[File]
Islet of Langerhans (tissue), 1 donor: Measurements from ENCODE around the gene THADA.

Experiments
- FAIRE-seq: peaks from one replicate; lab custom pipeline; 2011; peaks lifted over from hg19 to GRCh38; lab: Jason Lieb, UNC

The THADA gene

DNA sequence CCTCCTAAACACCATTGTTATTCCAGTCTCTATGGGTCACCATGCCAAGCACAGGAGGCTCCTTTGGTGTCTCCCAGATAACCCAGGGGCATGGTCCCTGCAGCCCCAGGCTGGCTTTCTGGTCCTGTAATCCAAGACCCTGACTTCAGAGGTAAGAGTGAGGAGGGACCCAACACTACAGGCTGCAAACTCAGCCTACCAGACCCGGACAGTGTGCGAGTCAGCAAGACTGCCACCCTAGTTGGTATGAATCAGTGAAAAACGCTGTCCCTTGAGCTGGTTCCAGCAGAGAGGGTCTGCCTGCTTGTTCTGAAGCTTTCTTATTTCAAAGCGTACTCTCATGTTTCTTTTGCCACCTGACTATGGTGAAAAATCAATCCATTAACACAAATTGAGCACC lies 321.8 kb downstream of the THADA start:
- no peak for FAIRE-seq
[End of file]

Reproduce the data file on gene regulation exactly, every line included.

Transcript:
Islet of Langerhans (tissue), 1 donor: Measurements from ENCODE around the gene THADA.

Experiments
- FAIRE-seq: peaks from one replicate; lab custom pipeline; 2011; peaks lifted over from hg19 to GRCh38; lab: Jason Lieb, UNC

The THADA gene

DNA sequence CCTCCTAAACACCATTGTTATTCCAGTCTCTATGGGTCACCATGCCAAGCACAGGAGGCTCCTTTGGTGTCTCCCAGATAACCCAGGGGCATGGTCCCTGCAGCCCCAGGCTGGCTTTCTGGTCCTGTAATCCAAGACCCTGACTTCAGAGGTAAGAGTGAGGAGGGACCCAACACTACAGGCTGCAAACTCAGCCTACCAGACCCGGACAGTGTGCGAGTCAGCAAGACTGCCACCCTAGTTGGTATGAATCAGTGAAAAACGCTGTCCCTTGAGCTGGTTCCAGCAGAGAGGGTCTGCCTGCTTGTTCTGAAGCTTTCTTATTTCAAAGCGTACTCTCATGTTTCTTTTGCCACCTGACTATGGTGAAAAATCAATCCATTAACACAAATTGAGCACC lies 321.8 kb downstream of the THADA start:
- no peak for FAIRE-seq